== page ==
PRESERVING CHIMNEYS IN PERIOD HOMES
Until the 1960's most homes were heated throughout by a fire in one of a number of rooms. Chimn...

PRESERVING CHIMNEYS IN PERIOD HOMES

Until the 1960’s most homes were heated throughout by a fire in one of a number of rooms. Chimneys were in extensive use for many months of the year. However, in the 1960’s onwards, there was a shift towards central heating, and the millions of hard worked chimneys around the UK became largely redundant as the main method of heating a home. The shift towards central heating in homes meant many fireplaces were bricked up, or removed completely. 

Move on a number of years, and there has been a revival of fireplaces, some of which have been reinstated as open fires, others as wood burning stoves

Caring for old Chimneys:

The external and internal brickwork on old chimneys are susceptible to damage and general ageing. The external parts of a chimney are also susceptible to frost. Regular checks are needed should you start to use, or have been using a chimney on an older property with an open fire of wood burning stove. The use of binoculars will be able to help you see any damage. Internally is harder to do, but a chimney sweep will be able to help – signs such as excessive dust, and bits of motar can be telltale signs of internal issues.

To ensure successful repair, all lose material needs to be replaced with a matching lime mortar, as non-breathable alternatives such as cement will simply lead to further problems. Loose chimney pots should be fixed firm and the lead flashing should be inspected. Signs of a chimney leaning should be checked by a surveyor.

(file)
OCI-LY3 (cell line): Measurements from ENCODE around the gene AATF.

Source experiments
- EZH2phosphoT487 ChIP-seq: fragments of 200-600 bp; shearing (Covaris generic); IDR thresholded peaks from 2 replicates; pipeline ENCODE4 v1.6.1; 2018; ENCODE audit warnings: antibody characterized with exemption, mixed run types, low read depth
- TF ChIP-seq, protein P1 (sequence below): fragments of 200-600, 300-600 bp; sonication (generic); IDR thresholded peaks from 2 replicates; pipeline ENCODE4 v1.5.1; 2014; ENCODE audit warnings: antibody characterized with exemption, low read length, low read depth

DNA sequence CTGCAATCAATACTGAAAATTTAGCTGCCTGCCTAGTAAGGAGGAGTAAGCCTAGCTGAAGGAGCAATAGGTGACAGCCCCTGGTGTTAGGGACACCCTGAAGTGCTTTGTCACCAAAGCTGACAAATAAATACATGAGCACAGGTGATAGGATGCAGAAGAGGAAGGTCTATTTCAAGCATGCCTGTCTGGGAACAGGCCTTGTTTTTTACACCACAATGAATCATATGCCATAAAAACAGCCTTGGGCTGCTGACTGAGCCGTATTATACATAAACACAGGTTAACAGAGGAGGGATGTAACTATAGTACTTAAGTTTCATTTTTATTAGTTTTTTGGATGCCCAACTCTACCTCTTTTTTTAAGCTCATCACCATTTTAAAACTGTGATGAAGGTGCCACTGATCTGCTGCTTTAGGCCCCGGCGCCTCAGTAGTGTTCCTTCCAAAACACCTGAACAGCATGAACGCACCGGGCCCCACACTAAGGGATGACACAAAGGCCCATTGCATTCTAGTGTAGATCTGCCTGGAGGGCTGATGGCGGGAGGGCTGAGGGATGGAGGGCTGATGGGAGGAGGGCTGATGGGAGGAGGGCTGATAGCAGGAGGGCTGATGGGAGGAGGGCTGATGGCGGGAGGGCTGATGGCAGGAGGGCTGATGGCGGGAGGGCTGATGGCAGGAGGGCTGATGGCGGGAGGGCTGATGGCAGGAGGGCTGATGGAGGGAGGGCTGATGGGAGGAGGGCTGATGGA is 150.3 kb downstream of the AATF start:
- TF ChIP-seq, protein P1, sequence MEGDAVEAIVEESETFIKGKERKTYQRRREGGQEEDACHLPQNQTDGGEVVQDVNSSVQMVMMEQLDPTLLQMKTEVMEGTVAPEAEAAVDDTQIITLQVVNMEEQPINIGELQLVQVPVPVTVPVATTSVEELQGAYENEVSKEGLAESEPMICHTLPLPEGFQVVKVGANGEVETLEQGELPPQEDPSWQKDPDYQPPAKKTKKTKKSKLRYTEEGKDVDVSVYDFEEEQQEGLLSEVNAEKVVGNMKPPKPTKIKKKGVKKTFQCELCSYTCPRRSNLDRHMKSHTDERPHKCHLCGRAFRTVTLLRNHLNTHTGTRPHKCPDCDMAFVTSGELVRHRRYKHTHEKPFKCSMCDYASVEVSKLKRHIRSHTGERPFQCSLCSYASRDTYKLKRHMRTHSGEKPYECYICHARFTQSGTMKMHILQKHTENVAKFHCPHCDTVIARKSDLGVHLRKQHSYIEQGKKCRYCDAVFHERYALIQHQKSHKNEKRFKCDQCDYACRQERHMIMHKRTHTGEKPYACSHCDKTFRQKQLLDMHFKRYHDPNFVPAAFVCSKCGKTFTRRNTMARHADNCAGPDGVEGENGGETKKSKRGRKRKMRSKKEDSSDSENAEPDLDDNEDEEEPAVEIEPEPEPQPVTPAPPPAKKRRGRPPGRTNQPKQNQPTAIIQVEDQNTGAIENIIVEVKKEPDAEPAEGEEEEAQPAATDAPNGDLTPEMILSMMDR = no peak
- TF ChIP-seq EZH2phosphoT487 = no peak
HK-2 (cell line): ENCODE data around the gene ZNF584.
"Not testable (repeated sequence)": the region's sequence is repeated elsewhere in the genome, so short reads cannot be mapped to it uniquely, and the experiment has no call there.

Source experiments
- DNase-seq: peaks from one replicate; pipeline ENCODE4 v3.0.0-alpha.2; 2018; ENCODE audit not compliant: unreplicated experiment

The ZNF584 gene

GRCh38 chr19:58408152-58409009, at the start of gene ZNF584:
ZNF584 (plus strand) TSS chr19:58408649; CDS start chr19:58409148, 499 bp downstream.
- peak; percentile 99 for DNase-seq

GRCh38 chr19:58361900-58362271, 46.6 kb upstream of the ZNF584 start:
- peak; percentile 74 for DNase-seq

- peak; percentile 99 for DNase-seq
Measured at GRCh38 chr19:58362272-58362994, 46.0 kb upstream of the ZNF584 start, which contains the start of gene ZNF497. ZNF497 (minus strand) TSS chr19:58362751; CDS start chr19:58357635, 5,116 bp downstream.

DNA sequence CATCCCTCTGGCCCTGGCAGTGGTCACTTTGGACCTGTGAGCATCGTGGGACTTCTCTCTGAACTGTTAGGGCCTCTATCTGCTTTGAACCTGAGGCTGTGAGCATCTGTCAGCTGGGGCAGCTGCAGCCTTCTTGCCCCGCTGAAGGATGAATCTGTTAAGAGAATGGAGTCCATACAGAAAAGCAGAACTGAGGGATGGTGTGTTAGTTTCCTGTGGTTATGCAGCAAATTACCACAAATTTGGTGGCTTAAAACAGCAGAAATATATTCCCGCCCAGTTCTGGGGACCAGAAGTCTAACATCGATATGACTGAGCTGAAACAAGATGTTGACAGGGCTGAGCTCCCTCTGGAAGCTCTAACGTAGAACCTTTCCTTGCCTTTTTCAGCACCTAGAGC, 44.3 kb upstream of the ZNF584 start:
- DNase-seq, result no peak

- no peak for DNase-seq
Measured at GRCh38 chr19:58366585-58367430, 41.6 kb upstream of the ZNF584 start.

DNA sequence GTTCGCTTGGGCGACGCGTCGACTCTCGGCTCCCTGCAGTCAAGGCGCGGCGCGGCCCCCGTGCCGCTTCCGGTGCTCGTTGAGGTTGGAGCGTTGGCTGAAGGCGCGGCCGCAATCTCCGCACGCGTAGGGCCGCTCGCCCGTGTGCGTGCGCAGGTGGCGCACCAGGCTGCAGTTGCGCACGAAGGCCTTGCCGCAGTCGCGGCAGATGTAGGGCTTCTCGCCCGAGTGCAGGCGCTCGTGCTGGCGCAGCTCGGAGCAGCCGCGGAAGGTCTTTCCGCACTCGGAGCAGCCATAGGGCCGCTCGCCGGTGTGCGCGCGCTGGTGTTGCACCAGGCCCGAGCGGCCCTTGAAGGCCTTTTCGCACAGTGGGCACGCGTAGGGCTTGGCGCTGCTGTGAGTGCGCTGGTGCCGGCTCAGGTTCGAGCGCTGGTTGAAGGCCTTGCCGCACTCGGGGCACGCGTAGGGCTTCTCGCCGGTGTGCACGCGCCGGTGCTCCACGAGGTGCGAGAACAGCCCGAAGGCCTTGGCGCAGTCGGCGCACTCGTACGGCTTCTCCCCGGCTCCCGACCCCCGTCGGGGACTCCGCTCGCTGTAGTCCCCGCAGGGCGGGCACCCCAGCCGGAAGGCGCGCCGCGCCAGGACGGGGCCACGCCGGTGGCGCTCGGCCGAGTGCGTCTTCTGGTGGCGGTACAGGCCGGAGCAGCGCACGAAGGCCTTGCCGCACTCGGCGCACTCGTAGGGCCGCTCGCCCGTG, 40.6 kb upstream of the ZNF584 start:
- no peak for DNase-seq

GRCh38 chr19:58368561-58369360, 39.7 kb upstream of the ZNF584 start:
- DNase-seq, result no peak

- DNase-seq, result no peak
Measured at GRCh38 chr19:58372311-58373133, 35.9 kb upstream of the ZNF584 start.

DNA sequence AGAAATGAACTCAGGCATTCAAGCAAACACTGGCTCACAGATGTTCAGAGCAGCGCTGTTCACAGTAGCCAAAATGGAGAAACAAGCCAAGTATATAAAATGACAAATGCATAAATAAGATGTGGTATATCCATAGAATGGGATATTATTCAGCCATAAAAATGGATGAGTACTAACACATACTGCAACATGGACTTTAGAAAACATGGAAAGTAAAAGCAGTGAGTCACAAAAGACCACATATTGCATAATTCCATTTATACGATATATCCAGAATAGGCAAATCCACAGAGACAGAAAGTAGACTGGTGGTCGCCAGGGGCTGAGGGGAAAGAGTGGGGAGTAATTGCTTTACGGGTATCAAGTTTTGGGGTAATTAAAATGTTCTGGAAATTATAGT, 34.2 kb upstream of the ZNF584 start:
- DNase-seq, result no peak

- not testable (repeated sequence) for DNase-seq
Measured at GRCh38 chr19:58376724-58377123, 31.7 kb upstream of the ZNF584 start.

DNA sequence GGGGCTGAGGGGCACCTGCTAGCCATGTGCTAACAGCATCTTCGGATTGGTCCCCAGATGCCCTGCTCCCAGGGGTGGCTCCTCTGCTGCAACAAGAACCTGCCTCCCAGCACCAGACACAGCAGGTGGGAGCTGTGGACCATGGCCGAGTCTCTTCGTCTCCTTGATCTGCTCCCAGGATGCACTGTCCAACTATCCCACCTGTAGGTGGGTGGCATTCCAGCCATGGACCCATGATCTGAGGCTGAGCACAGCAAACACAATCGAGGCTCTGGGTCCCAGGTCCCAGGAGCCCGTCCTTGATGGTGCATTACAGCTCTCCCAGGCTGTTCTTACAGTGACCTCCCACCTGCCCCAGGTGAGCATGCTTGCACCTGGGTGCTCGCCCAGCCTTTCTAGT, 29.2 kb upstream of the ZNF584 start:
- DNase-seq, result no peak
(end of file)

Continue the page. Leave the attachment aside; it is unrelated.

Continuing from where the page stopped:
Modern Technology vs Old:

A modern flue or chimney liner can provide an airtight, highly efficient way for products of combustion to be released up and out of  a fire. In the past an effort was made to try and make chimneys airtight to minimise leakage of flue gases into a room. Flues were parged internally with a rough coat of lime motar as they were built. Over time, this degrades, and cracks – meaning they are no longer air tight. Safety standards must not be compromised but there must be sensitivity considered as to keeping originality of the property. It can be a tight balance but a compromise needs to be met. Each property needs to be considered on it’s merits and work needed. 

Fire Risks & Older Properties:

Chimney fires are a real threat in older properties, where a flue has not been looked after. Having a chimney swept by a NACS or HETAS approved chimney sweep will greatly reduce this risk.

Heat transfer is another issue to be aware of in older properties. Roof joists or other timbers were often built into the structure of the chimney in old buildings – very common in thatched cottages. Many insurance companies stipulate the use of insulated flues for thatched homes. 

Despite the potential risks, it is great to see more and more period homes being carefully repaired, and showing off either high efficiency wood burning stoves, or if you’re less environmentally focused, open fires! 

 

 

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